Koemelk : effecten van bewerkingen op gezondheid

L.P.L. van de Vijver, J. de Wit

Research output: Book/ReportReportProfessional


A small percentage of the milk consumed in the Netherlands is raw, unprocessed milk. All milk distributed through shops and supermarkets are at least standardized and heat treated (e.g. pasteurized), and most of the consumption milk is homogenized. Yet, some consumers prefer to drink unprocessed, raw milk, because of its taste or expected positive health effect. In this report, the results of a literature research are presented. The changes in the milk as a result of processing and the potential effect of these changes on the health of humans are investigated. Although numerous references and claims have been made in the “grey literature”, there is only little scientifically sound research into this subject. The processing of milk has a clear influence on the composition and the physical structure of the milk. Because of food safety reasons, all consumption milk in the Netherlands must undergo a heat treatment. Through heating the number of bacteria present in the milk (both beneficial and harmful bacteria) will be reduced. Further, heat treatment causes denaturalization of proteins, growth hormones, enzymes and immunoglobulines. A second form of processing, performed in all but biodynamic consumption milk, is homogenization. Through homogenization large fat globules (circa 3-5 μm) in the milk are distributed into a large number of small fat particles (circa 1 μm), thus preventing the fat to form a creamy layer on top of the milk. Both processing steps have, next to the wanted effects, also some unwanted effects, which potentially lead to health effects in the consumer. First it is clear that the consumption of raw milk always implies a certain risk. Raw milk contains harmful bacteria, which will largely be killed during heating of the milk. The food safety risks of raw milk can, especially when used incidentally and in sensible persons, never be neglected, as this also can’t be totally neglected in pasteurized milk. As for all raw food products, this requires special care and good hygiene when working and storing raw milk. For an increased risk of Crohn’s diseases, commonly mentioned in association with the consumption of raw milk, the literature gave no clear answer. Clear is though, that as a result of homogenization, changes in the structure of the milk arise. The surface between the fatty and the watery part of the milk increases 4 to 10 times and different (protein)complexes are attached to the surface of the fat globules, next to the original Milk Fat Globule Membrane. As a result, homogenization leads to a better digestibility. This seems to be beneficial for persons with intestinal problems, though it might be unfavorable for persons with allergic complaints. Milk intolerance and milk allergy are disorders which have been most frequently investigated in relation to milk. On the basis of the change in composition/structure of processed milk, an effect on allergies could be expected. This effect is confirmed in animal studies. However, human clinical trials of short duration showed that these effects were difficult to demonstrate. In blinded interventions study persons, who themselves said to be allergic for homogenized milk, were not able to notice a difference in effect after consumption of homogenized and non-homogenized milk. These results take the edge of the suggestion that raw milk is always easier to tolerate or induces less allergic reactions than processed milk. Further, no prove was found that the drinking of milk in general increases the risk of heart problems or diabetes. Whether processing has an influence is not easy to say, as ample research exists, however, for type 2 diabetes there is a hypothesis on which an effect of homogenization on an increased risk can be based. In several large population based studies, a clear relation has been found between the drinking of raw milk and the reduced risk of having eczema, asthma or other allergic complaints.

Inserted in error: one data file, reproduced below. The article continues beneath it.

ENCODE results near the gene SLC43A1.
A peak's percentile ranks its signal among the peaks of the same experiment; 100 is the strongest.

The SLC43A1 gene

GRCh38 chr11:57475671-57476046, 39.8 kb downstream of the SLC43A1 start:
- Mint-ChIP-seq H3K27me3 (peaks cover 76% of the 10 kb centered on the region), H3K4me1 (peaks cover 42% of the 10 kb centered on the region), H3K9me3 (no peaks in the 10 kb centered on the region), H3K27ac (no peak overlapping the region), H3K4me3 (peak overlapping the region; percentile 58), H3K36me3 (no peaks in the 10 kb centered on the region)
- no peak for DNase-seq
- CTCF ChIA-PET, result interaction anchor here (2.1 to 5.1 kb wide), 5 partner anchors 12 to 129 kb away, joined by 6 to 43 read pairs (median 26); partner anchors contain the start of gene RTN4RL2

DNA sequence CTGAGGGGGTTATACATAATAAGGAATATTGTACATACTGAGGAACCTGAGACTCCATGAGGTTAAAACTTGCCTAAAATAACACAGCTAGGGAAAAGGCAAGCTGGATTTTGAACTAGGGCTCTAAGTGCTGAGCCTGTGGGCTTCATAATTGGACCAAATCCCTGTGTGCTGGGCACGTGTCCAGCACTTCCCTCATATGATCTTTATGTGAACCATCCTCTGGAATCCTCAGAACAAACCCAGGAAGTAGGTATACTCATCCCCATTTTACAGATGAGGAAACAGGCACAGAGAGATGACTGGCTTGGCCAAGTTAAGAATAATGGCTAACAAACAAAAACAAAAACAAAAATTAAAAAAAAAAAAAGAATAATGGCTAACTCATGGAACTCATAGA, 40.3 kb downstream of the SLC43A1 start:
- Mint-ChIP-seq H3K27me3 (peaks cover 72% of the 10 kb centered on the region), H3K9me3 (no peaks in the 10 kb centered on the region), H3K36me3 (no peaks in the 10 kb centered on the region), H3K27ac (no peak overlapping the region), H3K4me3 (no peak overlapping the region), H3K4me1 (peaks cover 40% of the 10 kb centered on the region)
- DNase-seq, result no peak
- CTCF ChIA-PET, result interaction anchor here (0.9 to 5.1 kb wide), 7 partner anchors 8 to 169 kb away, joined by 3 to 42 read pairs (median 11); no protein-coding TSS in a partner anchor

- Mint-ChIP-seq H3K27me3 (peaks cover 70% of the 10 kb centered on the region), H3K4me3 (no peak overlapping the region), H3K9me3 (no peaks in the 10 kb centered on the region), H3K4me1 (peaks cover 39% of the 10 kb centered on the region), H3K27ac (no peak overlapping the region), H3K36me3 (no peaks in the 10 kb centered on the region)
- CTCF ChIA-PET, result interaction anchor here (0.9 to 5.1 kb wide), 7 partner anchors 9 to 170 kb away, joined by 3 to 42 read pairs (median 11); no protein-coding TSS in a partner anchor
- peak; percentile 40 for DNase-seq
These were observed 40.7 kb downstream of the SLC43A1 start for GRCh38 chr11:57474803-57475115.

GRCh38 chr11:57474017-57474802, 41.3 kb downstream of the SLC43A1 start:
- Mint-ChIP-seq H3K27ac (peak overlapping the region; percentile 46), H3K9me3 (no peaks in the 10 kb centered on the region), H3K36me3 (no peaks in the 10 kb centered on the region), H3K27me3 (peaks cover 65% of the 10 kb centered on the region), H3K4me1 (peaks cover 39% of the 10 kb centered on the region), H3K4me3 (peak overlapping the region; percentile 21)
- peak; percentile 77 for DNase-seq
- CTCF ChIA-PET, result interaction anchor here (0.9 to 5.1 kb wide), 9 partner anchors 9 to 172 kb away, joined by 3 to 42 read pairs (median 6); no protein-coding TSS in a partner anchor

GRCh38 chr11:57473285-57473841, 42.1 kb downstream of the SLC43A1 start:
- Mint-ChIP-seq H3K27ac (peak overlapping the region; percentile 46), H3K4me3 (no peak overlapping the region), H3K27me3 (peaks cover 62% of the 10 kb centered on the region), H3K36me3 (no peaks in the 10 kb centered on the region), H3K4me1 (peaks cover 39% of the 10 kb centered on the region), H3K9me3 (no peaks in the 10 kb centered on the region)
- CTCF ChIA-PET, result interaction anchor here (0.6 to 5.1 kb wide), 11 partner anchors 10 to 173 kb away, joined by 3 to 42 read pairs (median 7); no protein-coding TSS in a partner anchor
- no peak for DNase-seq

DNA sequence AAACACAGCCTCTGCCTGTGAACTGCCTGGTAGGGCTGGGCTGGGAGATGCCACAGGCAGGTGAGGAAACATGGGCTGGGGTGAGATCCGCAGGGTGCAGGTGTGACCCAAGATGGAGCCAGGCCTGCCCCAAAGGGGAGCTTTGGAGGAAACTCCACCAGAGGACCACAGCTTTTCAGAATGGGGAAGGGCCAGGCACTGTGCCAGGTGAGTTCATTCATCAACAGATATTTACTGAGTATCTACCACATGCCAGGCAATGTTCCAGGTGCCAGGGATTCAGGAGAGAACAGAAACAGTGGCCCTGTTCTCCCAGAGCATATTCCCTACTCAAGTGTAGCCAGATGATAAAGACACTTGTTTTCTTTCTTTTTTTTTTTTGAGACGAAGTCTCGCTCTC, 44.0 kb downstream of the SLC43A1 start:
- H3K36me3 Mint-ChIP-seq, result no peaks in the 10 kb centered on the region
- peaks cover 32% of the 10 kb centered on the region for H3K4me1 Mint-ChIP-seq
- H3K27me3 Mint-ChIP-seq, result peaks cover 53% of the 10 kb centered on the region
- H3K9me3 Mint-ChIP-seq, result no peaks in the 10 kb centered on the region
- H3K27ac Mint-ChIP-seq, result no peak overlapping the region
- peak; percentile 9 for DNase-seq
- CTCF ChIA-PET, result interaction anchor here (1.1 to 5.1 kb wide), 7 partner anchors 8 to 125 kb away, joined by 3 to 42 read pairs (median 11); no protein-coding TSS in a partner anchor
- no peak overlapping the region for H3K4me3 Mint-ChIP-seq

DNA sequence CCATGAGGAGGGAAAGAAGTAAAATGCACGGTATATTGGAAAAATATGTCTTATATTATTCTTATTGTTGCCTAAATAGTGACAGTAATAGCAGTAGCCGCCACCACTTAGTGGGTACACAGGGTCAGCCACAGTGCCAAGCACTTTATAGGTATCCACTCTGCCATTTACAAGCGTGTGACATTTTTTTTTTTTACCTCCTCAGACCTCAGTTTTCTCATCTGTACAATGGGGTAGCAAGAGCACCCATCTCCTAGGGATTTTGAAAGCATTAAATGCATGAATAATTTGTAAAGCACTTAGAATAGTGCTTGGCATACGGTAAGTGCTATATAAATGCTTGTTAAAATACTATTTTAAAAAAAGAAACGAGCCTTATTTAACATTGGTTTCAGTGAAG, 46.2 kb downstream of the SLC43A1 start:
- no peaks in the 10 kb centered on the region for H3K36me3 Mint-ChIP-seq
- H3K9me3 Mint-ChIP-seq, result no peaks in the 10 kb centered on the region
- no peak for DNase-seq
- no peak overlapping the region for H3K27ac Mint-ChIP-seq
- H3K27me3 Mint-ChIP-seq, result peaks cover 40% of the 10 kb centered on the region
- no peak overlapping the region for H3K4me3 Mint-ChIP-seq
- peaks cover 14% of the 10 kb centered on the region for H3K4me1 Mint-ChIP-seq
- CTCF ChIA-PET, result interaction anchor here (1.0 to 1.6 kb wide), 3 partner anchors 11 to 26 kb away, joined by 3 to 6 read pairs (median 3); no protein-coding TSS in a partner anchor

Original languageDutch
Place of PublicationDriebergen
PublisherLouis Bolk Instituut
Number of pages39
Publication statusPublished - 2009
Externally publishedYes

Publication series

NameRapport / Louis Bolk Instituut
PublisherLouis Bolk Instituut


  • heat treatment
  • raw milk
  • milk
  • pasteurization
  • taste
  • food safety
  • food quality
  • milk consumption
  • nutrition and health

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